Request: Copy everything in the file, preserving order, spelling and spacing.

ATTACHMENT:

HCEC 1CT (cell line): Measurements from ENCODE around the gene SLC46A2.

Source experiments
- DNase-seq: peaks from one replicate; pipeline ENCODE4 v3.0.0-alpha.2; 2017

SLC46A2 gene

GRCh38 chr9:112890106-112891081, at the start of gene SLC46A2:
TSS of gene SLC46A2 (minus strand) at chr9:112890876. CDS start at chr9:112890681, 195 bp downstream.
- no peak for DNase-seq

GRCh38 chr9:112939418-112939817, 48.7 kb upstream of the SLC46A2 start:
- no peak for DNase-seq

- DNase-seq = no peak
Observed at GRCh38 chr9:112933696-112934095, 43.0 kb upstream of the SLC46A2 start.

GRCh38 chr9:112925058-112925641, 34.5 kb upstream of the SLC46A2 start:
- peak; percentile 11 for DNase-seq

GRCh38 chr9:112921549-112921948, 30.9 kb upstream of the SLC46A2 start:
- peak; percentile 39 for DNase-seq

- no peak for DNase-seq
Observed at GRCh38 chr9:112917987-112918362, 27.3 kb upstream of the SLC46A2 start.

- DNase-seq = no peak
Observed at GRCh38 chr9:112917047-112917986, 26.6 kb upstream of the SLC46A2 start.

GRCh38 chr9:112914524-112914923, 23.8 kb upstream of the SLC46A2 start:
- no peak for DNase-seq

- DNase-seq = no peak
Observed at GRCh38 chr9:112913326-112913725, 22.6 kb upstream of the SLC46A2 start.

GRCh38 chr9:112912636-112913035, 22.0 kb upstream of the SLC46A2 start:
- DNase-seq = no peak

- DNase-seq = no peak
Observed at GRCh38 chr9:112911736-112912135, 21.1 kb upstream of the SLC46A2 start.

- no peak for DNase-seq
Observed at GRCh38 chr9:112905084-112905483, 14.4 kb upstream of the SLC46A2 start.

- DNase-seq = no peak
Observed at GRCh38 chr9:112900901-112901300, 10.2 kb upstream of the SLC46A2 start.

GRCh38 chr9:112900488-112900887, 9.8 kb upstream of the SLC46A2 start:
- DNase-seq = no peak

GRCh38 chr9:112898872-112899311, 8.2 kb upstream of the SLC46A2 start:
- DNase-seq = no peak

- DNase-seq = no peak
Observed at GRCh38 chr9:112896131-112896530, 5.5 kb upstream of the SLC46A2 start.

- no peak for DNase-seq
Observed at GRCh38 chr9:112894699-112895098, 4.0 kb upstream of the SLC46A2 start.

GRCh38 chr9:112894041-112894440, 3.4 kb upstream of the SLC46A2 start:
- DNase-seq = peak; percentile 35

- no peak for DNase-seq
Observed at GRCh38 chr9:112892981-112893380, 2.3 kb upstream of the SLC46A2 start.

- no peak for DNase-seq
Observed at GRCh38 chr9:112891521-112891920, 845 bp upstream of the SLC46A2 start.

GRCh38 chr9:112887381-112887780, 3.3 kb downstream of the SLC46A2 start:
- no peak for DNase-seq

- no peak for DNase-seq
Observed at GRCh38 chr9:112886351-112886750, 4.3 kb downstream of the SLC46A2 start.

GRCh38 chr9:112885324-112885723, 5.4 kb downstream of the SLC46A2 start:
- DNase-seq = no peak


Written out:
HCEC 1CT (cell line): Measurements from ENCODE around the gene SLC46A2.

Source experiments
- DNase-seq: peaks from one replicate; pipeline ENCODE4 v3.0.0-alpha.2; 2017

SLC46A2 gene

GRCh38 chr9:112890106-112891081, at the start of gene SLC46A2:
TSS of gene SLC46A2 (minus strand) at chr9:112890876. CDS start at chr9:112890681, 195 bp downstream.
- no peak for DNase-seq

GRCh38 chr9:112939418-112939817, 48.7 kb upstream of the SLC46A2 start:
- no peak for DNase-seq

- DNase-seq = no peak
Observed at GRCh38 chr9:112933696-112934095, 43.0 kb upstream of the SLC46A2 start.

GRCh38 chr9:112925058-112925641, 34.5 kb upstream of the SLC46A2 start:
- peak; percentile 11 for DNase-seq

GRCh38 chr9:112921549-112921948, 30.9 kb upstream of the SLC46A2 start:
- peak; percentile 39 for DNase-seq

- no peak for DNase-seq
Observed at GRCh38 chr9:112917987-112918362, 27.3 kb upstream of the SLC46A2 start.

- DNase-seq = no peak
Observed at GRCh38 chr9:112917047-112917986, 26.6 kb upstream of the SLC46A2 start.

GRCh38 chr9:112914524-112914923, 23.8 kb upstream of the SLC46A2 start:
- no peak for DNase-seq

- DNase-seq = no peak
Observed at GRCh38 chr9:112913326-112913725, 22.6 kb upstream of the SLC46A2 start.

GRCh38 chr9:112912636-112913035, 22.0 kb upstream of the SLC46A2 start:
- DNase-seq = no peak

- DNase-seq = no peak
Observed at GRCh38 chr9:112911736-112912135, 21.1 kb upstream of the SLC46A2 start.

- no peak for DNase-seq
Observed at GRCh38 chr9:112905084-112905483, 14.4 kb upstream of the SLC46A2 start.

- DNase-seq = no peak
Observed at GRCh38 chr9:112900901-112901300, 10.2 kb upstream of the SLC46A2 start.

GRCh38 chr9:112900488-112900887, 9.8 kb upstream of the SLC46A2 start:
- DNase-seq = no peak

GRCh38 chr9:112898872-112899311, 8.2 kb upstream of the SLC46A2 start:
- DNase-seq = no peak

- DNase-seq = no peak
Observed at GRCh38 chr9:112896131-112896530, 5.5 kb upstream of the SLC46A2 start.

- no peak for DNase-seq
Observed at GRCh38 chr9:112894699-112895098, 4.0 kb upstream of the SLC46A2 start.

GRCh38 chr9:112894041-112894440, 3.4 kb upstream of the SLC46A2 start:
- DNase-seq = peak; percentile 35

- no peak for DNase-seq
Observed at GRCh38 chr9:112892981-112893380, 2.3 kb upstream of the SLC46A2 start.

- no peak for DNase-seq
Observed at GRCh38 chr9:112891521-112891920, 845 bp upstream of the SLC46A2 start.

GRCh38 chr9:112887381-112887780, 3.3 kb downstream of the SLC46A2 start:
- no peak for DNase-seq

- no peak for DNase-seq
Observed at GRCh38 chr9:112886351-112886750, 4.3 kb downstream of the SLC46A2 start.

GRCh38 chr9:112885324-112885723, 5.4 kb downstream of the SLC46A2 start:
- DNase-seq = no peak